Douglas Houston, MA, Paul Ong, PhD, Jun Wu, PhD, and Arthur Winer, PhD
Objectives. We assessed child care facilities’ proximity to heavily traveled roadways in an attempt to estimate the extent of potential exposure of young children to vehicle-related pollution in this understudied microenvironment.
Methods. We examined approximately 24 000 licensed child care facilities in California located within 200 m of heavily traveled roadways.
Results. Approximately 57000 of the available slots in California child care centers (7% of the overall capacity) are in facilities located within 200 m (650 ft) of roadways averaging 50000 or more vehicles per day, and another 172000 (21%) are in facilities located within 200 m of roadways averaging 25 000 to 49 000 vehicles per day. Facilities providing care to infants or preschool-aged children and facilities located in disadvantaged areas were more often situated in mediumor high-traffic areas.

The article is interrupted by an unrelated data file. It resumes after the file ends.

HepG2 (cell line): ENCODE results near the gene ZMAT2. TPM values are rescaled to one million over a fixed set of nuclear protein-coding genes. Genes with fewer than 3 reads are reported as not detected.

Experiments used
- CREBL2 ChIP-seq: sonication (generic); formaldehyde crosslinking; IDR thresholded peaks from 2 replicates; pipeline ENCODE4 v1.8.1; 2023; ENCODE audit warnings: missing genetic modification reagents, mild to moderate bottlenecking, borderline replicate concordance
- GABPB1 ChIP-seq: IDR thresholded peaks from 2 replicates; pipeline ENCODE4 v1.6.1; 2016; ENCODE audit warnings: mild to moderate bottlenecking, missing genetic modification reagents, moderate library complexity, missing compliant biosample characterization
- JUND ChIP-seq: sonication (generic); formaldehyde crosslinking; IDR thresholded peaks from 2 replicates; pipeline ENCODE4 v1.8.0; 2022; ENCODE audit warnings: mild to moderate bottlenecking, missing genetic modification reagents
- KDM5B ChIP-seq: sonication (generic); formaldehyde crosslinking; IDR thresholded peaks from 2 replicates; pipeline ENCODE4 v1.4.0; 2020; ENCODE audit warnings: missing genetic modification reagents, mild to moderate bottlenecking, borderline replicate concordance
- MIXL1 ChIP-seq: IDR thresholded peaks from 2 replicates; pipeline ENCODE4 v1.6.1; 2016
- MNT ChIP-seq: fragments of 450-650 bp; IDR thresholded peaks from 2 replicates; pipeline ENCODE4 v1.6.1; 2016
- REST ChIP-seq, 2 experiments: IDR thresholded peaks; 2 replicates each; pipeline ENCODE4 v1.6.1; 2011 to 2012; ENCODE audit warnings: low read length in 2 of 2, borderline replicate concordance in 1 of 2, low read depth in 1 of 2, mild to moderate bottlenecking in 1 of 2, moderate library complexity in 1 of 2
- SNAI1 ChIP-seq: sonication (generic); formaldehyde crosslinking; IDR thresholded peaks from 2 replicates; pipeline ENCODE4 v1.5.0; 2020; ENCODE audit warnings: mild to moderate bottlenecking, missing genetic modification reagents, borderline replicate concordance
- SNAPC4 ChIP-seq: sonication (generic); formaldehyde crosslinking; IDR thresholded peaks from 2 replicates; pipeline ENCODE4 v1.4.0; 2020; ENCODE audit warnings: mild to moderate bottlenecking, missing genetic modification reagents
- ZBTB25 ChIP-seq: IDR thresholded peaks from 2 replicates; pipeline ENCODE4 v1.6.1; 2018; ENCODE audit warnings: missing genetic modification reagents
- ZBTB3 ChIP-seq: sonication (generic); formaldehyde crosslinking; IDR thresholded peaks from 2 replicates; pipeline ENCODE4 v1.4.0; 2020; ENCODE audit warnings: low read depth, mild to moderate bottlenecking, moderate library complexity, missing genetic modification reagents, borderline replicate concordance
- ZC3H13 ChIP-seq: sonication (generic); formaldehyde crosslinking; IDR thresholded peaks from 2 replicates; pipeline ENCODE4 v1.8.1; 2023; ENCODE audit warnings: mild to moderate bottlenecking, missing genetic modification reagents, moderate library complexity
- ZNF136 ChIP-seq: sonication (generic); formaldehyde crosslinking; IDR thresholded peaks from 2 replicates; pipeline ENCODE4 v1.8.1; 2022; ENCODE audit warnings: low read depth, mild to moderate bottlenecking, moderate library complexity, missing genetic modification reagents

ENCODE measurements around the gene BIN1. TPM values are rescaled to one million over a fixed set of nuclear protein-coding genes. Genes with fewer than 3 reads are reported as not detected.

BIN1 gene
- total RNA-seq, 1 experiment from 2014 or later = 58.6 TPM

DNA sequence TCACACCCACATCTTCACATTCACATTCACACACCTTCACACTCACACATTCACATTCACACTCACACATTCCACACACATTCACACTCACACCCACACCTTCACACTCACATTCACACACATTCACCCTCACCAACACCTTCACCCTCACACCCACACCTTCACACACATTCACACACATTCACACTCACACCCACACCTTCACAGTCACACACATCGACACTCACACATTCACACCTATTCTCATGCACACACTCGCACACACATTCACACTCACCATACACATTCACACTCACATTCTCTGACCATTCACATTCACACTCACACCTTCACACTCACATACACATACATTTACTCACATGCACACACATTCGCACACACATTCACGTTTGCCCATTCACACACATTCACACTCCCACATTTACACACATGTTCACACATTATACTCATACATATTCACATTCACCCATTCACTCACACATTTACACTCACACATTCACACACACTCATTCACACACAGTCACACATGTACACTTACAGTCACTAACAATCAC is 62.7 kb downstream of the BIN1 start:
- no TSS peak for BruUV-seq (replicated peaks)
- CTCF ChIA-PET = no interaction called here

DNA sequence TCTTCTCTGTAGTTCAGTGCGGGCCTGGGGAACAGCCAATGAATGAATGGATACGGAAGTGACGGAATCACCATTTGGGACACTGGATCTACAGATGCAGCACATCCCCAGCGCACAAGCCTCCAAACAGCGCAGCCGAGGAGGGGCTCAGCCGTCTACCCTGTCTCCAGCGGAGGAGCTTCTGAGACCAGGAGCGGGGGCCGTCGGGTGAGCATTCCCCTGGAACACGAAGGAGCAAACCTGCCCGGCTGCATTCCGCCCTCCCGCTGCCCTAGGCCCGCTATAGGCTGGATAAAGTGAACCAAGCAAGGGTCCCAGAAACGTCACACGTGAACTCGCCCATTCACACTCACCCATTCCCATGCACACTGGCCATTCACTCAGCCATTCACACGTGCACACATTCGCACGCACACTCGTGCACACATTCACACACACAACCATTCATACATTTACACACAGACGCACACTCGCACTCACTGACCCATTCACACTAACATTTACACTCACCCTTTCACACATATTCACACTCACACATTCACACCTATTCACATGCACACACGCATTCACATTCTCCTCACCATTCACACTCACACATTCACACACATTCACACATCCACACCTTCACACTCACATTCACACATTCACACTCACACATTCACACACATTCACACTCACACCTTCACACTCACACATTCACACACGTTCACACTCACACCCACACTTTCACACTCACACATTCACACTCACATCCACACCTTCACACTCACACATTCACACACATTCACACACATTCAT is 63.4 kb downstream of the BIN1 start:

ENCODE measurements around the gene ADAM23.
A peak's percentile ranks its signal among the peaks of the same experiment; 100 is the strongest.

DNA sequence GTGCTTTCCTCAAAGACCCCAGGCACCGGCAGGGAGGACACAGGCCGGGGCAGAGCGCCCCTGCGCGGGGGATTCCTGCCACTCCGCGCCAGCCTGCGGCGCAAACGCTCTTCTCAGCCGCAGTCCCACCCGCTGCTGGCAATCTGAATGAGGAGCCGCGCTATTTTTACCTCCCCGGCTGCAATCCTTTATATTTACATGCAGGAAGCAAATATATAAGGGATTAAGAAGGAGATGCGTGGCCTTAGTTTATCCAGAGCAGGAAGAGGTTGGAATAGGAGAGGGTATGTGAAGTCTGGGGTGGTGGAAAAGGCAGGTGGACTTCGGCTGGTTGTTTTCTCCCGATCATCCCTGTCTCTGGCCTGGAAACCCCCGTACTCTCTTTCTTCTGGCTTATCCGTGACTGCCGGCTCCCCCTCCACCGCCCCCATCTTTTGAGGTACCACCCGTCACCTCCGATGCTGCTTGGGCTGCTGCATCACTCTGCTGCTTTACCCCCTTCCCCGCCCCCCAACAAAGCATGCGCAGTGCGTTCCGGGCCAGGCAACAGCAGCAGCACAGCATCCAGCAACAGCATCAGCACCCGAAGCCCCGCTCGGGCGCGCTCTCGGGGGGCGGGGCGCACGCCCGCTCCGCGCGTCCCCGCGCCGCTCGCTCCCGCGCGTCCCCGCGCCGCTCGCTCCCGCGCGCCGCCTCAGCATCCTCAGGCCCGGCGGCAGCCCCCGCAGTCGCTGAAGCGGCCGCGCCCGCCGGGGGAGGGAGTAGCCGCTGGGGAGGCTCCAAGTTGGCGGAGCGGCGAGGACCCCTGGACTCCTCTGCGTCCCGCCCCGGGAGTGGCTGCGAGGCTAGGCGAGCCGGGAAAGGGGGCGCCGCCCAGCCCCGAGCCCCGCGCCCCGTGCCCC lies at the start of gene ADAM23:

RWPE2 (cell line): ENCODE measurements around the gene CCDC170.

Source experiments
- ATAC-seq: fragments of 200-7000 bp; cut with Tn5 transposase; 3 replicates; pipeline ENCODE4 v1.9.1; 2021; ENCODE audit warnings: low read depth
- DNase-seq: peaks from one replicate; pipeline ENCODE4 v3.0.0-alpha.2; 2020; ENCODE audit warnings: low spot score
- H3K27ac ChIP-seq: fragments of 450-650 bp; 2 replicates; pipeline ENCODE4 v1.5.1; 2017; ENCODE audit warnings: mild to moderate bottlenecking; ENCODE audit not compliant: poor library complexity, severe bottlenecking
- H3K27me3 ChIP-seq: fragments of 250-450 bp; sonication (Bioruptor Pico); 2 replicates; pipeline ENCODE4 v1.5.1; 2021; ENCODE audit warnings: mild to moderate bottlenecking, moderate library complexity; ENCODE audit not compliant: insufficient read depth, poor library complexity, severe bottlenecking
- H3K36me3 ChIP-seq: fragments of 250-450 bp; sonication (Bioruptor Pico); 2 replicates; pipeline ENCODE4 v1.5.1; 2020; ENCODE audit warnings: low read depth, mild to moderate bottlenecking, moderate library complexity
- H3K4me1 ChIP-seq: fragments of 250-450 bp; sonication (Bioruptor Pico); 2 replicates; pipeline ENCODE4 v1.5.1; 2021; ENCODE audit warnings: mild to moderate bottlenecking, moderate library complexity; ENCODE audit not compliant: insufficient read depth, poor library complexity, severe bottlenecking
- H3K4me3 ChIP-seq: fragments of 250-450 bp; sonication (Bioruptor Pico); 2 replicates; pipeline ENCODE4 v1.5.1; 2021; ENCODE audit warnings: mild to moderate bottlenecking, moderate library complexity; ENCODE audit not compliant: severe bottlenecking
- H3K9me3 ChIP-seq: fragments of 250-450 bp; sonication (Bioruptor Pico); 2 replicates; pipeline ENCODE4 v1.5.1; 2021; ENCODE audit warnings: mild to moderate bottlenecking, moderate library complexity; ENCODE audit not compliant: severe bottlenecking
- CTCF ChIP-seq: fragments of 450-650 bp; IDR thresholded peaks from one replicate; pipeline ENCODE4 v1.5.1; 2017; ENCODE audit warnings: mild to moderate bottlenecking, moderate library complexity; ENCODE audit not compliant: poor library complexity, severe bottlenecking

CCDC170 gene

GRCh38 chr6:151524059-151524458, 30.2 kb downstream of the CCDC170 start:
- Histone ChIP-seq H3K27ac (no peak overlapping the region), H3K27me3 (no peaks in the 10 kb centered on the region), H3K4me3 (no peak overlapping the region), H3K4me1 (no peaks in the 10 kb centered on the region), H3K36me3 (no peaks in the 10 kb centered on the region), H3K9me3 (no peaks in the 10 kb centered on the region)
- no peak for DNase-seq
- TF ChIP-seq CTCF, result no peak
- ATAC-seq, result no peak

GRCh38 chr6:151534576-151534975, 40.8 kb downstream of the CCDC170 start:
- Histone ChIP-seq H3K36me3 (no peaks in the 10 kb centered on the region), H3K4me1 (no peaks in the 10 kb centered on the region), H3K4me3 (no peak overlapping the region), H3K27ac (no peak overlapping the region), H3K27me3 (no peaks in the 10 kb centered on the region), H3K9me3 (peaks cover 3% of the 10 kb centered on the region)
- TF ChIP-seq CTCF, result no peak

Conclusions. Additional research is needed to further clarify the significance of the child care microenvironment in terms of potential childhood exposures to vehicle-related pollutants. Design strategies, notification standards, and distancebased siting restrictions should be considered in the facility licensing process and in land use and transportation planning.
July 14, 2008